August 21 2014 Latest news:
By James Cunliffe at Allianz Park
Saturday, January 25, 2014
Sanlam Private Investments Shield: Saracens 23 Sharks 15
Saracens withheld a spirited Sharks fightback to claim bragging rights in a historic northern versus southern hemisphere club clash that gave the visiting South Africans a real taste of English winter should they ever be tempted to redraw their battle lines.
On a wider scale, the fiercely fought contest – which was appetising enough to command a television audience – may yet prove a watershed moment.
Certainly, Sarries chairman Nigel Wray in his programme notes, reiterated his view that South African clubs will “in due course” join a competition with the home nations and France.
And before the match Sharks director of rugby Jake White had admitted of the fixture, “maybe this is a sign of things to come”. Indeed it would eliminate the time-zone sacrifice Rainbow Nation sides currently make in travelling to face Australian and New Zealand outfits in Super Rugby.
Saracens showed Sharks just what regular competition against a Premiership side could entail if there ever was to be the shake-up that some see as inevitable.
Though it was a first run-out for the Currie Cup champions, in preparation for their Super XV campaign, the visitors looked shocked with the force they found themselves against in a first half played in positively balmy January conditions.
David Strettle scored a contentious try and Charlie Hodgson bagged an intercept score to add to his 13 points with the boot and it was no more than the Premiership leaders had deserved.
The Londoners had famously beaten the then world champion Springboks by a single point at Wembley in 2009 but this will serve as a far more important measure of their progress and potential. They were able to name a strong line-up despite eight men absent on England and Saxons duty, plus a forthcoming LV= Cup game at home to Newcastle Falcons 24 hours later.
The hosts scored all but three of their points before half time and completely outmuscled Sharks in the forwards with lock Mouritz Botha, flanker Jacques Burger and Richard Barrington all excelling.
In fact, a year ago today the prop was coming off the bench as a Jersey player for a seven minute Championship cameo against Rotherham and today at Allianz Park he was lining up against the man they call ‘The Beast’ – 53-cap Springbok front row Tendai Mtawarira. He equipped himself with aplomb to show that Sarries may have unearthed a gem.
The second half saw Sharks shake off the ring rust and score twice through Andre Esterhuizen and Heimar Williams but Saracens did enough to hold them off as rain teemed down to spark a mass exodus from the stands.
The 9,298 crowd had contained a sizeable and vociferous South African support and they saw the Sharks take the lead early in the match through a Tim Swiel penalty before Hodgson’s kicking woes began where they left off last week - where the fly-half missed eight shots at goal in a 64-6 Heineken Cup win over Connacht.
But the Premiership’s all-time leading points scorer adjusted his radar moments later and from there never fluffed his lines, notching two penalties to give his side a lead they never relinquished.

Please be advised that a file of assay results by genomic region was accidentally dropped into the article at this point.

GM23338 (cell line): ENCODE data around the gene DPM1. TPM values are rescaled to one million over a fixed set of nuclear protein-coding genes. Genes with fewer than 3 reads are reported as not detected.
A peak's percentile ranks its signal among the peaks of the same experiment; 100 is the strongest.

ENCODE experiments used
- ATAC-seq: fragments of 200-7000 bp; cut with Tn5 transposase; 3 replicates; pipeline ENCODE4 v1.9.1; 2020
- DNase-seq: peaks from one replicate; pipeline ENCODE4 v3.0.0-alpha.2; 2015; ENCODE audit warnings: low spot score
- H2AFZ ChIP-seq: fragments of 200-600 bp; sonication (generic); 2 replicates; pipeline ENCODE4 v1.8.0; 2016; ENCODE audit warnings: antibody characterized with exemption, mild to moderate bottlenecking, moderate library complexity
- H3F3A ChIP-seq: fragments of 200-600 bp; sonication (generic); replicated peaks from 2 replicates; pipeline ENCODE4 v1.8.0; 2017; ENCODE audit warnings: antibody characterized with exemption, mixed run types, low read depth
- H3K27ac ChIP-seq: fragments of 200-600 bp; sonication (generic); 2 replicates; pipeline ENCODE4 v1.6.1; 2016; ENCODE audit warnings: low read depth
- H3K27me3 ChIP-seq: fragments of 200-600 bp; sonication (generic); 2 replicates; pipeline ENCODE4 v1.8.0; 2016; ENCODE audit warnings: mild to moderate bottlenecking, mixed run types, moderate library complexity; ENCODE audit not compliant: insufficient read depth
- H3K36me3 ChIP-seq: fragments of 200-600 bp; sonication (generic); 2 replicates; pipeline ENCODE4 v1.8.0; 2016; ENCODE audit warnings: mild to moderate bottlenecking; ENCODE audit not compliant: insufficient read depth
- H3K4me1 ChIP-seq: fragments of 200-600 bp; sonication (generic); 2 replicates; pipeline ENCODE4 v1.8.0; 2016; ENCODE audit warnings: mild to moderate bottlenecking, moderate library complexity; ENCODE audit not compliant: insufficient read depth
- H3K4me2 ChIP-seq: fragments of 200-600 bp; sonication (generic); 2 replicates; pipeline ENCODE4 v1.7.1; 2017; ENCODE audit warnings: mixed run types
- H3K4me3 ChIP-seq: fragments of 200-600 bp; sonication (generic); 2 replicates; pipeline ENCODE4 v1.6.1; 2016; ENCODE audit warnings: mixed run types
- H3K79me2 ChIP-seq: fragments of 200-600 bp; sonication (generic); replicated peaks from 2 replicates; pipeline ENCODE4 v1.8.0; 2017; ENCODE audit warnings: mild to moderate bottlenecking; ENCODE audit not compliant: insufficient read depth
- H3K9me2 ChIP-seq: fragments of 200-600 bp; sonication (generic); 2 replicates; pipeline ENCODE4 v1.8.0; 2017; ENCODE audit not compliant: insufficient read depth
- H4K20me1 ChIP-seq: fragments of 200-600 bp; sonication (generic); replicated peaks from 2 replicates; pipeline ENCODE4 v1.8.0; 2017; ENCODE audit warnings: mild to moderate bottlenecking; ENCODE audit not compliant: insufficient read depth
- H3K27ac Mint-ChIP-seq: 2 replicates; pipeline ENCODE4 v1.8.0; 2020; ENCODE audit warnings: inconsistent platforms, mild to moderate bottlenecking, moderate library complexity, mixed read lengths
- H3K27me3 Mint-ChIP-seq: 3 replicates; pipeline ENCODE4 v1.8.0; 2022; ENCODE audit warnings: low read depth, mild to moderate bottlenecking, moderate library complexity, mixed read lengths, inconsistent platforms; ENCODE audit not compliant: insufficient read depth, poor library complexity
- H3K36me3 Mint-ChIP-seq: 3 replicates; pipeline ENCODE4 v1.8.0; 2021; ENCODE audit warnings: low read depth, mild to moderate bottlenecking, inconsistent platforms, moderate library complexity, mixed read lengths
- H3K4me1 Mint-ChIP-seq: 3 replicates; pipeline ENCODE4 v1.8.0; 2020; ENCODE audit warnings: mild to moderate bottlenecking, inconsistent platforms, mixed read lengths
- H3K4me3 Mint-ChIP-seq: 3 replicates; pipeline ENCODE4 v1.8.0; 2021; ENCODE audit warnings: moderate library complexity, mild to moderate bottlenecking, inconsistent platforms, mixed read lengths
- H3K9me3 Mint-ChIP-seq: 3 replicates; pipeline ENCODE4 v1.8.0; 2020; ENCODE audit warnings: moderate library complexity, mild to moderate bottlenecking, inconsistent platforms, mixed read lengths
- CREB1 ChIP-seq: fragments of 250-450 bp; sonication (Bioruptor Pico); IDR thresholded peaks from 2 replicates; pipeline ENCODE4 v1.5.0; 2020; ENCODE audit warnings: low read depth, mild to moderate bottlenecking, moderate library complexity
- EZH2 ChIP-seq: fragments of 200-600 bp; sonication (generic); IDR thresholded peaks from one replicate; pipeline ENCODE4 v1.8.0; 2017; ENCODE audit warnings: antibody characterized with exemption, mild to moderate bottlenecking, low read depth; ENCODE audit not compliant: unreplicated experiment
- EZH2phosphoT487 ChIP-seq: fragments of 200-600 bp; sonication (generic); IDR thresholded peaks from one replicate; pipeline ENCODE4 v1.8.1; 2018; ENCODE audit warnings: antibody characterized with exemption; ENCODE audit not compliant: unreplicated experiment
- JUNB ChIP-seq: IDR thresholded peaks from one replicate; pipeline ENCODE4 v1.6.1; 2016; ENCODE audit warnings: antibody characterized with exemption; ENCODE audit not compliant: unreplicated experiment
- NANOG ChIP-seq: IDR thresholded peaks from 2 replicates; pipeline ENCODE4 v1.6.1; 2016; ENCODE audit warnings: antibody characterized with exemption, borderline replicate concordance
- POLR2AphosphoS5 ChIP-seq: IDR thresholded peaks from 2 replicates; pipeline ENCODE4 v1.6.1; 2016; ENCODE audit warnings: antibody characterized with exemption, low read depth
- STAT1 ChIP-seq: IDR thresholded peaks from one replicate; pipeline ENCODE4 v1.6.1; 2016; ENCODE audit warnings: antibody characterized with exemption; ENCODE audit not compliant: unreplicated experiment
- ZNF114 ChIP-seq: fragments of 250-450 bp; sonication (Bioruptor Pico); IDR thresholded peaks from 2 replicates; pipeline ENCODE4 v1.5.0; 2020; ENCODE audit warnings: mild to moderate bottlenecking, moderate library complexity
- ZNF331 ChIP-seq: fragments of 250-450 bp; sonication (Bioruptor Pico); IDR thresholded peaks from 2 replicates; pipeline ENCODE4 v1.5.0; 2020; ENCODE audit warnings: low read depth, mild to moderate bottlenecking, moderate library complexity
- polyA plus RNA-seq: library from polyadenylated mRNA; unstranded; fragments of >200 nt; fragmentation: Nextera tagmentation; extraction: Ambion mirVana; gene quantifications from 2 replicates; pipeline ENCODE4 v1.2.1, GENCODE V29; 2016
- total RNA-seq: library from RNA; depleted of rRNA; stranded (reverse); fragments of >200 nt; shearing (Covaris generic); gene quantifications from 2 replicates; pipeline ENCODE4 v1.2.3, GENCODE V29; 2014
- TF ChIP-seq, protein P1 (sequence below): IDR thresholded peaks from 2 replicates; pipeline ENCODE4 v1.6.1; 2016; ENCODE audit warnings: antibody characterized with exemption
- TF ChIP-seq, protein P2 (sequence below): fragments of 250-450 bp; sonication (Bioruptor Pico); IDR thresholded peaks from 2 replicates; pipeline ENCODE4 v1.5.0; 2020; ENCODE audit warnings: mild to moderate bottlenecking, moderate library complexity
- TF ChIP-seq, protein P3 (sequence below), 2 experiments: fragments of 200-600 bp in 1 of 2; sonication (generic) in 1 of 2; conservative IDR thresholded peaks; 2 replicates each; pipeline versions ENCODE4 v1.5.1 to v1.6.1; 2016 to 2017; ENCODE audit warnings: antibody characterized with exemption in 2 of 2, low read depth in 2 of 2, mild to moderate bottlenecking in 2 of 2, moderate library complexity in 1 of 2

The Saracens’ pack took no stock in the idea that this was supposed to be a friendly contest, putting Sharks under considerable pressure, while Burger somehow found a new ferocity in his tackling.
Persistent Sharks infringing saw Etienne Oosthuizen suffer the consequences but he hadn’t managed to fully depart the pitch for his spell in the sin-bin before Hodgson’s quick tap set Strettle free. Referee Tim Wigglesworth appeared to have called for time off the clock so the Durban side were caught flat-footed as the winger dotted down without a finger touching him, to add to the hat-trick he scored last week against Connacht. Hodgson added the extras and before long the away side were down to 13 men when Pieter-Steph Du Toit was sent to the cooler.
After half an hour spent on the back foot, Sharks thought they’d breached Sarries’ rearguard for the first time until Mr Wigglesworth stopped play with Hodgson lying motionless on the artificial turf, much to the chagrin of the South African contingent in the crowd.
But they could have no qualms about Saracens’ second score on the stroke of half time as Hodgson intercepted a decidedly undercooked pass from Swiel and raced clear between the posts from 20 metres out, extending the lead to 20-3 with the conversion. The second half brought a lengthy pause in play while an injured Lwazi Mvovo was attended to and then stretchered off and it served to halt any momentum Saracens had hoped to continue from the first 40 minutes.
Instead, relentless pressure saw Matt Stevens yellow carded and Sharks made the numerical advantage pay. A great initial break by Tera Mtemba had Saracens defending on the turn and created an overlap for Esterhuizen to supply the finish. Williams added another in the corner after some brutish rucking within spitting distance of the chalk but Swiel missed the conversion, having nailed the first, and it left enough daylight on the scoreboard for Saracens to manage the game to its conclusion as the heavens opened.
A huge penalty into the wind from Hodgson just crept over to put the Londoners eight points ahead and the weather ensured a disrupted, error-strewn finish to a fixture that could yet be a sign of things to come.
Saracens: Wyles, Short, Tagicakibau, Bosch, Strettle, Hodgson, De Kock, Barrington, Brits, Stevens, Borthwick, Botha, Melck, Burger, Joubert.
Replacements: Spurling, Auterac, Du Plessis, Jubb, Kikutani, Wigglesworth, Taylor, Stanley